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Dry conditions on Prairies spur rally in canola values

Chicago futures may slip if U.S. growers are able to plant

By far the biggest factor for canola bids this past week was the weather. Persistent dry conditions throughout much of Western Canada have continued to provide a weather premium for canola, which helped to spur a 10-day rally that ended June 6.

Starting May 24, the July ICE contract gained $12.90 per tonne to reach $454.70 on June 6. Gains for the November, January and March contracts ranged from $12.10 to $13.10 per tonne.

A forecast for rain over this past weekend put a damper on bids and snapped the rally with losses of $1.70-$3.20 per tonne. Come Monday morning, bids were climbing again as rain across the Prairies failed to come down in significant amounts.

While dry conditions were helpful for planting on the Prairies, the lack of precipitation has resulted in poor germination and growth.

Agriculture and Agri-Food Canada’s Drought Monitor has reported 37 per cent of Western Canada is in a moderate to severe drought. That has meant one good shower won’t rectify poor soil moisture conditions. However, a timely rain would breathe a little life into canola, perhaps with enough “oomph” to make it to the next rainfall.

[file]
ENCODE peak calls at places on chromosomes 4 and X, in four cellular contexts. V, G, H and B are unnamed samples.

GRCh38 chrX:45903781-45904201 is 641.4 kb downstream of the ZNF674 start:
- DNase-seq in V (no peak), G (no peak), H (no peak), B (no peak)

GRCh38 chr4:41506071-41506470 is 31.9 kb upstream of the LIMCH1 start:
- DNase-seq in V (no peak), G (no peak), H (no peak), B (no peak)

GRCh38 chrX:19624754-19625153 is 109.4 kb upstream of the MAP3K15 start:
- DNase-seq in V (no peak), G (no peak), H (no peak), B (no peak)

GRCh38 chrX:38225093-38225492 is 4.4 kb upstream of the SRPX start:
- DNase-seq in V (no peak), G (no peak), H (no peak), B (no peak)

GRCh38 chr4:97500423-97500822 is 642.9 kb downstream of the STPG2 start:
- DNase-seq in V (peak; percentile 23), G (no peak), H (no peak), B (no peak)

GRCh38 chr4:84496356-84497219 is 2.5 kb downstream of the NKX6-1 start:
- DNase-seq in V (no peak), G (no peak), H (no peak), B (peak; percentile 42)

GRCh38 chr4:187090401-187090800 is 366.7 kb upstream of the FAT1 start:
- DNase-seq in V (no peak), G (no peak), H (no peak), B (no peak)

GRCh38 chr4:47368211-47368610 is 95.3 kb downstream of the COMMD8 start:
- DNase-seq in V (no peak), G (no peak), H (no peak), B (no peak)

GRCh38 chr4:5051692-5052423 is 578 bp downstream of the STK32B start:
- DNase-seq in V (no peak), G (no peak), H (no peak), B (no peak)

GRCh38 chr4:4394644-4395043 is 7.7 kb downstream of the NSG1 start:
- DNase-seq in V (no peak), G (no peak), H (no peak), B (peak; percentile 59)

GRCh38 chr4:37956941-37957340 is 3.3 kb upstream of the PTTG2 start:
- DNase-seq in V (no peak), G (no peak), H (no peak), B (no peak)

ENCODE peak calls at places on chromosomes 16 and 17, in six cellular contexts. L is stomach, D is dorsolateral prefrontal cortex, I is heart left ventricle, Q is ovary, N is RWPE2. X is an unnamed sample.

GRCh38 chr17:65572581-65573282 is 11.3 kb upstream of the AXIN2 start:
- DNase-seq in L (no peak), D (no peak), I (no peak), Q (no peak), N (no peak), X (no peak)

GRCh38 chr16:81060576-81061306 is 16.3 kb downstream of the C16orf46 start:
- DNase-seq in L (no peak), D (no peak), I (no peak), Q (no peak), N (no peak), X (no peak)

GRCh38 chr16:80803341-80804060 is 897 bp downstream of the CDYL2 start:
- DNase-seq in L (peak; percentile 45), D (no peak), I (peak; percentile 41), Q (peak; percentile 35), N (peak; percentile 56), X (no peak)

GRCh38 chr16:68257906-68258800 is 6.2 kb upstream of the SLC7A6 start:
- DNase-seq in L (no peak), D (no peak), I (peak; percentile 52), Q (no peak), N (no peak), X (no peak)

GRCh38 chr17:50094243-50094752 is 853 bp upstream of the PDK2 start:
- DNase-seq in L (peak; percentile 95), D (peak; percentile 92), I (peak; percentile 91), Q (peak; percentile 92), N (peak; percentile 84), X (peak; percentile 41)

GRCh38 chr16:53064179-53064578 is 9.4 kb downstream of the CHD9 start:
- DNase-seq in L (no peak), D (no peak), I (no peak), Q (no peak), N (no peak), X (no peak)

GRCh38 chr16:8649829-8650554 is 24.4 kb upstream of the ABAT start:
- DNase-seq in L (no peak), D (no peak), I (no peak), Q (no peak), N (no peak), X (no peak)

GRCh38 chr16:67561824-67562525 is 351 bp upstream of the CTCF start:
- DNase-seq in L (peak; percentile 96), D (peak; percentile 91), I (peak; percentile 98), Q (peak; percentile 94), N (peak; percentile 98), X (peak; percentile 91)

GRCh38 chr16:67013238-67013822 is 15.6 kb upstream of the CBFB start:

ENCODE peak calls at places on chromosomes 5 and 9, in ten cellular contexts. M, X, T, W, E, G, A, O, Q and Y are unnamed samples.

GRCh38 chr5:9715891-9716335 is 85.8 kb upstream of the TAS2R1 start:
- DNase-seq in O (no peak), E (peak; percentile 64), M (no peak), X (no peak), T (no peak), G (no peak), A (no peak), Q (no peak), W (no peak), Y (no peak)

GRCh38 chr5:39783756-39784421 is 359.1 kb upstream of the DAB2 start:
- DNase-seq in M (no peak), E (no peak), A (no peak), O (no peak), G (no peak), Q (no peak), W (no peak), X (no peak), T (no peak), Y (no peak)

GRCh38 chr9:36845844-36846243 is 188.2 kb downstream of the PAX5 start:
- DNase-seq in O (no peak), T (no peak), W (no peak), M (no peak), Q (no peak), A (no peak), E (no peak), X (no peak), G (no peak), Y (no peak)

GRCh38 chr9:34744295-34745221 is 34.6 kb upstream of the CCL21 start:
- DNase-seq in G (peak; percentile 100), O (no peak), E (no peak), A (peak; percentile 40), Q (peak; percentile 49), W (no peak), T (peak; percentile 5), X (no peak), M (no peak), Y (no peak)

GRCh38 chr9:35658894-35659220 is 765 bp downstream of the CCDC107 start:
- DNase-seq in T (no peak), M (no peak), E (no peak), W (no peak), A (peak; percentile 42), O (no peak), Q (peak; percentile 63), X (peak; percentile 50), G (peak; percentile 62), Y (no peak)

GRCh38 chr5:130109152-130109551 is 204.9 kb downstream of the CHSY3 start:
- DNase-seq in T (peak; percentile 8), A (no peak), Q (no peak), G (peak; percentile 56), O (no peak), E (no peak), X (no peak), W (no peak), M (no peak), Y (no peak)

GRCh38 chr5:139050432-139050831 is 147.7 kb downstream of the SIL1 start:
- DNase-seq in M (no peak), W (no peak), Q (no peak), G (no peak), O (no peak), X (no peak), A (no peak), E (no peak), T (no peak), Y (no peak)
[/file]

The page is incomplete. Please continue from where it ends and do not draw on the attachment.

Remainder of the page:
Two reports from the U.S. Department of Agriculture this week will guide canola prices. USDA’s crop progress report will illustrate how much further along farmers in the U.S. Midwest and Plains regions have come this past week. Corn and soybean planting are well behind pace, while spring wheat should be completed or very close to it.

Should U.S. farmers be catching up, prices could slip on the Chicago Board of Trade. While contending with the wettest year in several decades, farmers were expected to switch from corn to plant soybeans. However, conditions have been so wet that there’s a strong likelihood that farmers won’t be able to finish all of their planting this year.

As with the dryness on the Prairies, the wet conditions in the U.S. will provide support for commodity prices, especially if soybean planting comes up short.

About the author

Columnist

Glen Hallick writes for MarketsFarm specializing in grain and commodity market reporting. He previously reported for Postmedia newspapers in southern Manitoba and the province’s Interlake region.

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